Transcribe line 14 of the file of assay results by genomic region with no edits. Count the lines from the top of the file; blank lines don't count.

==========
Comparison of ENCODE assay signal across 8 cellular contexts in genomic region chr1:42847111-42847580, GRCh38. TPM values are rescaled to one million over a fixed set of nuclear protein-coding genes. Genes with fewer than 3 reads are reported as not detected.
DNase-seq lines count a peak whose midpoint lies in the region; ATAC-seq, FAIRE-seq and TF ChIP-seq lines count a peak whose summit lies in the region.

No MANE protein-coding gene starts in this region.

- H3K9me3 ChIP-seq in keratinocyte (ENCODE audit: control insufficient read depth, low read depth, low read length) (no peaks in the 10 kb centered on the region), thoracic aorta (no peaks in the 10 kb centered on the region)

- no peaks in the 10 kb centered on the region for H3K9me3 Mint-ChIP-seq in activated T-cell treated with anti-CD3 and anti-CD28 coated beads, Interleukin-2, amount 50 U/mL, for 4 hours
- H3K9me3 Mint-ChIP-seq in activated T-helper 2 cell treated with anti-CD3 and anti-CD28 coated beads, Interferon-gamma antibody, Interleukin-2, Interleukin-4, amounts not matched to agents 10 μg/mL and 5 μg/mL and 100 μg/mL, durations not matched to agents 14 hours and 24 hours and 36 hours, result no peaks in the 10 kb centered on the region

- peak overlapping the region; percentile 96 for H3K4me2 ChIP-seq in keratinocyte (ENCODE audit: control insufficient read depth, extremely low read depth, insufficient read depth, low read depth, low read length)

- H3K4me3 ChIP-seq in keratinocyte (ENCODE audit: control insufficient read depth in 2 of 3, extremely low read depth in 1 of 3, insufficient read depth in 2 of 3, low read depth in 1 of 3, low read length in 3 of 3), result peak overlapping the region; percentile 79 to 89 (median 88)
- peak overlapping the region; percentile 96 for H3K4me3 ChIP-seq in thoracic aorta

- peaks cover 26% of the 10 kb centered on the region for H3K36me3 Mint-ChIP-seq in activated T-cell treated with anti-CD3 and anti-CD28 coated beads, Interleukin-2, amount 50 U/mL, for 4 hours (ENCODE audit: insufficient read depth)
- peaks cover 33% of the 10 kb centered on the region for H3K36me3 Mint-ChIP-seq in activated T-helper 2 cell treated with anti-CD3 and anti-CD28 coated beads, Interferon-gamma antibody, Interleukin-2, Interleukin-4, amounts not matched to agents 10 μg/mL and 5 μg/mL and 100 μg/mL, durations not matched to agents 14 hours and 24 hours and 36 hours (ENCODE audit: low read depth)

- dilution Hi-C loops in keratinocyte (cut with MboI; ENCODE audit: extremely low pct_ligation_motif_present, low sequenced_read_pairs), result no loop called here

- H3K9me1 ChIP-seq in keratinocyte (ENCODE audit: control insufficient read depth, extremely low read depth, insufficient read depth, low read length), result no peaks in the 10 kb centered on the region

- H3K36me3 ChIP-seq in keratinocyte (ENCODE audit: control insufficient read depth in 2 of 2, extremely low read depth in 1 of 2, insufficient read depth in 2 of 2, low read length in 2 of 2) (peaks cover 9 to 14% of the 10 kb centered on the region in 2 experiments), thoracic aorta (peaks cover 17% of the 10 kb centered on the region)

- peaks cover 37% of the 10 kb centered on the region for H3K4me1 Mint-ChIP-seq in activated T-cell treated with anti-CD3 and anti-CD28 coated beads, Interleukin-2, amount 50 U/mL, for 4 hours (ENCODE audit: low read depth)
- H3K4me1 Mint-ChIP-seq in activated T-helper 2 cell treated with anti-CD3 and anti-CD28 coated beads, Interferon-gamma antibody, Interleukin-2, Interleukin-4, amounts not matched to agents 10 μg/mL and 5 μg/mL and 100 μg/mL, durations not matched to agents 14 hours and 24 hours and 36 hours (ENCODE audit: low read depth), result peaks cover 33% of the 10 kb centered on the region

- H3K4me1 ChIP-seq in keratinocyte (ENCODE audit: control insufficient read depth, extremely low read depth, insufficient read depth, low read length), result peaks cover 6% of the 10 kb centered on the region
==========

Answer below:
- H3K36me3 ChIP-seq in keratinocyte (ENCODE audit: control insufficient read depth in 2 of 2, extremely low read depth in 1 of 2, insufficient read depth in 2 of 2, low read length in 2 of 2) (peaks cover 9 to 14% of the 10 kb centered on the region in 2 experiments), thoracic aorta (peaks cover 17% of the 10 kb centered on the region)